Rupi Kaur, a Sikh poet living in Canada, posted the above image on Instagram early this week—and swiftly got hit with one of these:
Instagram's Community Guidelines are pretty short and also loose for the interpretation. Here's the wording of the only rule that Kaur's photo could possibly violate:
If you wouldn't show the photo or video you are thinking about uploading to a child, or your boss, or your parents, you probably shouldn't share it on Instagram. The same rule applies to your profile photo. Accounts found sharing nudity or mature content will be disabled and your access to Instagram may be discontinued.
So, this picture of a person in pajamas with a blood stain on her pants is "mature content." Fine, sure. 11-year-olds get their periods, along with half the population at some point in their lives, but sure, whatever you say, Instagram—your house, your rules, and we all know you're like this, which is to say, frightened of female bodies presented honestly, and frequently lame.
However, it is blatantly obvious that there is plenty more "mature content" allowed on Instagram than Kaur's relatively artful, stylistically minimal photo: searching the hashtags for #adultt or #eggplantthursday will bring you a veritable forest of horrible veiny dicks, for one, and there's an anorexic "thinspo" image or a porny, near-naked underage model around every corner if you choose to look. Even the "popular" page on Instagram gets quite mature quite fast; Instagram thrives on the thirst trap; with a certain level of gloss, Instagram loves stuff you wouldn't show to a child, a boss, or a parent. Instagram loves "mature."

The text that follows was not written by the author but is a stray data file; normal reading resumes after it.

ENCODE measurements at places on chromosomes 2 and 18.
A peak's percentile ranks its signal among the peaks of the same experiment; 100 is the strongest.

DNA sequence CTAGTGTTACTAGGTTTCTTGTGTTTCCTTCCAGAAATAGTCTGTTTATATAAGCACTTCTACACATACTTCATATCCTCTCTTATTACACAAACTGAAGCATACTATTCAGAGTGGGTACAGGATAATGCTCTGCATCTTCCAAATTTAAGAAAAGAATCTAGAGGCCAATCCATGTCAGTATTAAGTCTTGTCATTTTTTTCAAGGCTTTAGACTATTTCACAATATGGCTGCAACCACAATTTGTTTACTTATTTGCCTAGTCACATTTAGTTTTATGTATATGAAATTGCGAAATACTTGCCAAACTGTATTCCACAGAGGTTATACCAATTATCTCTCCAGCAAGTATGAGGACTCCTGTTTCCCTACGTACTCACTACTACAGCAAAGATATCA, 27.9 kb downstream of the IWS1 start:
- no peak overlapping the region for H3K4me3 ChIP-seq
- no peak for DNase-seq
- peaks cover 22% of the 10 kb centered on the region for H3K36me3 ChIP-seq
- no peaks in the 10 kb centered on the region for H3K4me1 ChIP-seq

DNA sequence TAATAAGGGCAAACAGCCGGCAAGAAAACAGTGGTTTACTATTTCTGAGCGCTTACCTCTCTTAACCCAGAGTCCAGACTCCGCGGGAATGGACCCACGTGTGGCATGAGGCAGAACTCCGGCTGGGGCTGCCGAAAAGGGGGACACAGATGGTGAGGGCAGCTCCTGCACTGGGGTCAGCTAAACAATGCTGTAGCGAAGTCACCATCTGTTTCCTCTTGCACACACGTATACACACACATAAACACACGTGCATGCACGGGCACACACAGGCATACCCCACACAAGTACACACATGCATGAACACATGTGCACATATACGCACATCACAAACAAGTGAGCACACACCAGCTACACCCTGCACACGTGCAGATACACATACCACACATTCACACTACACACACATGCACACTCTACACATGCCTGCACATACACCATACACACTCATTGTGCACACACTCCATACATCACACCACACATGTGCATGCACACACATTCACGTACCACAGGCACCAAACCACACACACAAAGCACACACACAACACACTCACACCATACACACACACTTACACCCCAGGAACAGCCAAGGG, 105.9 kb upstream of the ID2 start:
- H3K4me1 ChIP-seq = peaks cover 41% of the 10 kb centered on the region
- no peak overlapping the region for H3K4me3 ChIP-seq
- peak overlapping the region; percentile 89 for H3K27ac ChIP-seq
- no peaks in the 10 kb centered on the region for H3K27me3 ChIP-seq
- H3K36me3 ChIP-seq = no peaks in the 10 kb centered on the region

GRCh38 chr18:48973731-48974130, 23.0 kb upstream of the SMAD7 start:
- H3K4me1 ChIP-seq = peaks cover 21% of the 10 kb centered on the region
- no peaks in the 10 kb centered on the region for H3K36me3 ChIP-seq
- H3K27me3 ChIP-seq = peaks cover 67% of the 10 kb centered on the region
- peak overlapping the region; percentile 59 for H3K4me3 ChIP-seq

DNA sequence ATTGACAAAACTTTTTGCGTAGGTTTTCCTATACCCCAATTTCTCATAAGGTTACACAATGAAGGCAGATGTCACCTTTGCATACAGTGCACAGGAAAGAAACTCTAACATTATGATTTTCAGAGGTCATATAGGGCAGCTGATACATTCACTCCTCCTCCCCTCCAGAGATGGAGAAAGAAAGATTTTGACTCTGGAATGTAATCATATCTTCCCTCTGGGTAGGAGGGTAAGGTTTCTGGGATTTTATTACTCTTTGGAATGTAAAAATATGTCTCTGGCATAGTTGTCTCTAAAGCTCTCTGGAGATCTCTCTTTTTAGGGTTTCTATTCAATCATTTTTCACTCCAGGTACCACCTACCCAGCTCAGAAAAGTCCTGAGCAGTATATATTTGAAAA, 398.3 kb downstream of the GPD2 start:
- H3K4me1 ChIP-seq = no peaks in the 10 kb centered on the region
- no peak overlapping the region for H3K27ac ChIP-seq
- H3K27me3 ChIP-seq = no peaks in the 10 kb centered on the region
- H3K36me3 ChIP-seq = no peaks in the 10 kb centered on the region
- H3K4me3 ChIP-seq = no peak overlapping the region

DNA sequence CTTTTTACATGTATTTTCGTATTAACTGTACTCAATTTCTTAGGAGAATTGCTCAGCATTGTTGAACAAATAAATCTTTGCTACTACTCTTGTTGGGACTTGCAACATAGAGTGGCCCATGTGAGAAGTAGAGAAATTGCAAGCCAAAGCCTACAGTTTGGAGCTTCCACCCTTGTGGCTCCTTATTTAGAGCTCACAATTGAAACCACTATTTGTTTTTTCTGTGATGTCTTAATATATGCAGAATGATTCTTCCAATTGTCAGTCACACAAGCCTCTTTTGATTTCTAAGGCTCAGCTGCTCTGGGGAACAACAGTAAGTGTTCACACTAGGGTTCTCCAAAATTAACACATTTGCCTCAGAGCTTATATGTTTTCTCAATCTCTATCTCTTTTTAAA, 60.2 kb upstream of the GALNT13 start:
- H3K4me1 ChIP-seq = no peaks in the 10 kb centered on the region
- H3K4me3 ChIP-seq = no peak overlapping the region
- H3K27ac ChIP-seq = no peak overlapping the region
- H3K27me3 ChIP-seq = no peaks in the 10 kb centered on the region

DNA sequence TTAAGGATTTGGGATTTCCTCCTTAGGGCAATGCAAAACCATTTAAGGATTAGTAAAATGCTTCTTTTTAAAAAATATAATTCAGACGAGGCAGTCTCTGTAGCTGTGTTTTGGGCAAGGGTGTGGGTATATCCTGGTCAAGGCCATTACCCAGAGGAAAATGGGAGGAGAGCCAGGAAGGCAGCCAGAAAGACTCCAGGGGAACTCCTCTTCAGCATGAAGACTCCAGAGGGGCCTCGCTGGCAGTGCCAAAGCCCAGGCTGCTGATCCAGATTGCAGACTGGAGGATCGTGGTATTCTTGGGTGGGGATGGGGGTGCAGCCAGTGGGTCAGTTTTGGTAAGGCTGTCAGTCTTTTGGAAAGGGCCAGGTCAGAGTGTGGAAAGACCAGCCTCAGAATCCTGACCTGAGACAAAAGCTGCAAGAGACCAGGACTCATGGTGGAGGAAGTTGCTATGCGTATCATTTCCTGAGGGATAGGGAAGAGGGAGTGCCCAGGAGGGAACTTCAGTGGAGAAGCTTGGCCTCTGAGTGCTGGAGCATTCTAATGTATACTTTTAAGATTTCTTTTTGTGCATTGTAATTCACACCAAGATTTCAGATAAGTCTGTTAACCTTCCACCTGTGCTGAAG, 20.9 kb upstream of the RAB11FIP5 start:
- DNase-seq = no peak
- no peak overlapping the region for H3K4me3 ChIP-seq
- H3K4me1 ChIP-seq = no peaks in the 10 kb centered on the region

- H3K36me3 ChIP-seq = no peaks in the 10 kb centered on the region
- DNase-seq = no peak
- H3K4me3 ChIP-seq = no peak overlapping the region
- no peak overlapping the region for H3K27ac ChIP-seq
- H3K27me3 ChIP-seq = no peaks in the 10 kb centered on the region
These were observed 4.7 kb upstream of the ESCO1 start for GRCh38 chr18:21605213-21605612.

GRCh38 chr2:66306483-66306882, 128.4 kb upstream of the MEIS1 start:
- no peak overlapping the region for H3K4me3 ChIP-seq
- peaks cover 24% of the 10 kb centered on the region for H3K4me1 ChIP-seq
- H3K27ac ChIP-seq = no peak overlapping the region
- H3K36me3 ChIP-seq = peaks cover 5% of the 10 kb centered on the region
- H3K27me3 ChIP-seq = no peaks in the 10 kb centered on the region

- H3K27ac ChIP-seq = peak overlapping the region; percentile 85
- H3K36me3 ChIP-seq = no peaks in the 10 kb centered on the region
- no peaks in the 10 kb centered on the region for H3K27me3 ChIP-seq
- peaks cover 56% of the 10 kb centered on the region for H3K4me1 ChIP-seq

Kaur's photo, anyway, is part of a series that's intended to make this exact point—that the routine, extreme sexualization of female bodies is almost always seen as less shocking, or "wrong," than a messy period. You can see the series in full here, and she explains it in these grand terms:
I bleed each month to help make humankind a possibility. my womb is home to the divine. a source of life for our species. whether i choose to create or not. but very few times it is seen that way. in older civilizations this blood was considered holy. in some it still is. but a majority of people. societies. and communities shun this natural process. some are more comfortable with the pornification of women. the sexualization of women. the violence and degradation of women than this. they cannot be bothered to express their disgust about all that. but will be angered and bothered by this. we menstruate and they see it as dirty. attention seeking. sick. a burden. as if this process is less natural than breathing. as if it is not a bridge between this universe and the last. as if this process is not love. labour. life. selfless and strikingly beautiful.
So, as Kaur wrote on her blog, Instagram's response proved her point: